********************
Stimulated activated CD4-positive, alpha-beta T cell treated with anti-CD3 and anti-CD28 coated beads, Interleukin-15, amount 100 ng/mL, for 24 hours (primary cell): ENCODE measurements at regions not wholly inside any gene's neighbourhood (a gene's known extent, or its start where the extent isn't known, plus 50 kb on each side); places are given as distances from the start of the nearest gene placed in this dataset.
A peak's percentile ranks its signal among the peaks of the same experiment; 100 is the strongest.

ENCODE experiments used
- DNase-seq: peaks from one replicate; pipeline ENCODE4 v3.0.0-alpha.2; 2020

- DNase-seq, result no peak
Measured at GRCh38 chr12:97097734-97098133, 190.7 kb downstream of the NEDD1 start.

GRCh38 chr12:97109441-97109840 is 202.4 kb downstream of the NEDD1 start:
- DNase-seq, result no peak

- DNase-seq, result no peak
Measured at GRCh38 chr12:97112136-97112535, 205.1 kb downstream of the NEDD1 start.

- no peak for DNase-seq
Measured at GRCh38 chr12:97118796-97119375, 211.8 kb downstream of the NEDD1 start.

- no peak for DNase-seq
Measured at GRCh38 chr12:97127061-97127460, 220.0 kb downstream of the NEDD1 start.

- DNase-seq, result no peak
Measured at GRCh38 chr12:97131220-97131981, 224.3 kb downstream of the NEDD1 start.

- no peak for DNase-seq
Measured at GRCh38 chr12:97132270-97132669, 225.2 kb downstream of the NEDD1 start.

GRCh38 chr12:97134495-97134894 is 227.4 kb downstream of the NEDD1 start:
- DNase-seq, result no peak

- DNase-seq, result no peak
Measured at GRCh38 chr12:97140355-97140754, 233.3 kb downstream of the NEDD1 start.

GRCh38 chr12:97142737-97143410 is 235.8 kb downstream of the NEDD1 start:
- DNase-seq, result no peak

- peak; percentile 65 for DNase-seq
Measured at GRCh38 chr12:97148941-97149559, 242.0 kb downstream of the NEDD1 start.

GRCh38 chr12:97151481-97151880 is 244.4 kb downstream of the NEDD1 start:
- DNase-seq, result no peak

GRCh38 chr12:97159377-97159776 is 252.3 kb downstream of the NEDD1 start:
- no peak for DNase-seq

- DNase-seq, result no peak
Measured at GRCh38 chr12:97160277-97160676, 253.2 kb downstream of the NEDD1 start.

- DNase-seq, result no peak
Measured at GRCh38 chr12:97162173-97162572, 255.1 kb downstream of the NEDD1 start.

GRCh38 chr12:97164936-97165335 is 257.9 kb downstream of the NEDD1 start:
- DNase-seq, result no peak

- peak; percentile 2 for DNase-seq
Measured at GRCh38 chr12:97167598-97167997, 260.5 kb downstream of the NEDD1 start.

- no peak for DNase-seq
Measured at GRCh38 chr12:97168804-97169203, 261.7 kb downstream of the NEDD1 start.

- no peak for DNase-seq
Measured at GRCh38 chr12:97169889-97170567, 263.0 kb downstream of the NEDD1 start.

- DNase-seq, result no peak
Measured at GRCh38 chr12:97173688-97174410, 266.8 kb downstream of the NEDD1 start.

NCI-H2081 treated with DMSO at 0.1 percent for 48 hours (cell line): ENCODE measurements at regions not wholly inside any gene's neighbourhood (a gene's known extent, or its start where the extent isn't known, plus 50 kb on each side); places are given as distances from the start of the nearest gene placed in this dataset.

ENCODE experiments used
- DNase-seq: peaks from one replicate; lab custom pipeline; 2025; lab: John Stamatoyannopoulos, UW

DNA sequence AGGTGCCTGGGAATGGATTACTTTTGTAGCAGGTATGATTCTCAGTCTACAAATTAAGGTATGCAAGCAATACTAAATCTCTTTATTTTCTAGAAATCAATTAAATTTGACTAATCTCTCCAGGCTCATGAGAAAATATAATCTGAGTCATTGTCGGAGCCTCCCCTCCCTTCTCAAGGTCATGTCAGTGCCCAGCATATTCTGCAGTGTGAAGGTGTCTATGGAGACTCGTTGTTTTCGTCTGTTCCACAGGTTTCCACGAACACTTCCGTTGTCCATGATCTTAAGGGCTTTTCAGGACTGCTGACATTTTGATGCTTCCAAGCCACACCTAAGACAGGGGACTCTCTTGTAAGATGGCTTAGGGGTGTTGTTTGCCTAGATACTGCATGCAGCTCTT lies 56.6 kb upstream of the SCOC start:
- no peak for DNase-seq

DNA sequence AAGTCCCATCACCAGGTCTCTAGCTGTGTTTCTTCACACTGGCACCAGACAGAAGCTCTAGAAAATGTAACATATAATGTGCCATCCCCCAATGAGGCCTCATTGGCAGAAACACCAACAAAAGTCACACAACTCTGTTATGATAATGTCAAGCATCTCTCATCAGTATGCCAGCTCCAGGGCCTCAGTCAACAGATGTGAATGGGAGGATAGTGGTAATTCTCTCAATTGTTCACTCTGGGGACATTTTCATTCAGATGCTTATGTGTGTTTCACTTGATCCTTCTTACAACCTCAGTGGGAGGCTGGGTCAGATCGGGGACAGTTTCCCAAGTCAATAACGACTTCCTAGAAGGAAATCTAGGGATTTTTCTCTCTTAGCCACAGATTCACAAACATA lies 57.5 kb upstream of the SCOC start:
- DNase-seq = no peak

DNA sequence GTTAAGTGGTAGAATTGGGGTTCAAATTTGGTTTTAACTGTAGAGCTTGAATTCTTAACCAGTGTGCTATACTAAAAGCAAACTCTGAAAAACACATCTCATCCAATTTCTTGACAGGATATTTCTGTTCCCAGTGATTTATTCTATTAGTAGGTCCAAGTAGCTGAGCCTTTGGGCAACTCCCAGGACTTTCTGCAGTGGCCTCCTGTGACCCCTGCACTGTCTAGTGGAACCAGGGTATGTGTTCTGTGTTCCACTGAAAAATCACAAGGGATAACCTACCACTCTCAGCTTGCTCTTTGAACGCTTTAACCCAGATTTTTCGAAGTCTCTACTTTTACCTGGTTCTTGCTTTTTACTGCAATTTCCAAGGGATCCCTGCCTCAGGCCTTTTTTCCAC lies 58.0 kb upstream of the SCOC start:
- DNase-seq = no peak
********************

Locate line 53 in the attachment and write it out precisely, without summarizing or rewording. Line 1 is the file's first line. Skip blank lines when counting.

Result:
- DNase-seq = no peak